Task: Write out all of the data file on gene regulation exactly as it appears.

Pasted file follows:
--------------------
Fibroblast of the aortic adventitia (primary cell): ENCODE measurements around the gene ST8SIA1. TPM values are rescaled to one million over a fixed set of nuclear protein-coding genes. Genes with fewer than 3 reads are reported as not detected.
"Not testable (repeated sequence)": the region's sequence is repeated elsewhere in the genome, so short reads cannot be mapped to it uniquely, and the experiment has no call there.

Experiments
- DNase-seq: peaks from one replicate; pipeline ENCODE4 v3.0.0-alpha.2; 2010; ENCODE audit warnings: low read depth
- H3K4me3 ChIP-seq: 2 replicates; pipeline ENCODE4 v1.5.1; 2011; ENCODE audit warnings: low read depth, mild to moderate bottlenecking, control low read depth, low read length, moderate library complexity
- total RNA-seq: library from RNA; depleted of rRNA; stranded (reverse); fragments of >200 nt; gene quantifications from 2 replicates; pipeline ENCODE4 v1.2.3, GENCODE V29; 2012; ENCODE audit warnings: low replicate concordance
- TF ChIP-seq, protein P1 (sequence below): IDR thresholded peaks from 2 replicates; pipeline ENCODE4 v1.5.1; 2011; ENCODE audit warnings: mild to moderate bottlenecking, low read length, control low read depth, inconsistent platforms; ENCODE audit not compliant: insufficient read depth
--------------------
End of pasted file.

Fibroblast of the aortic adventitia (primary cell): ENCODE measurements around the gene ST8SIA1. TPM values are rescaled to one million over a fixed set of nuclear protein-coding genes. Genes with fewer than 3 reads are reported as not detected.
"Not testable (repeated sequence)": the region's sequence is repeated elsewhere in the genome, so short reads cannot be mapped to it uniquely, and the experiment has no call there.

Experiments
- DNase-seq: peaks from one replicate; pipeline ENCODE4 v3.0.0-alpha.2; 2010; ENCODE audit warnings: low read depth
- H3K4me3 ChIP-seq: 2 replicates; pipeline ENCODE4 v1.5.1; 2011; ENCODE audit warnings: low read depth, mild to moderate bottlenecking, control low read depth, low read length, moderate library complexity
- total RNA-seq: library from RNA; depleted of rRNA; stranded (reverse); fragments of >200 nt; gene quantifications from 2 replicates; pipeline ENCODE4 v1.2.3, GENCODE V29; 2012; ENCODE audit warnings: low replicate concordance
- TF ChIP-seq, protein P1 (sequence below): IDR thresholded peaks from 2 replicates; pipeline ENCODE4 v1.5.1; 2011; ENCODE audit warnings: mild to moderate bottlenecking, low read length, control low read depth, inconsistent platforms; ENCODE audit not compliant: insufficient read depth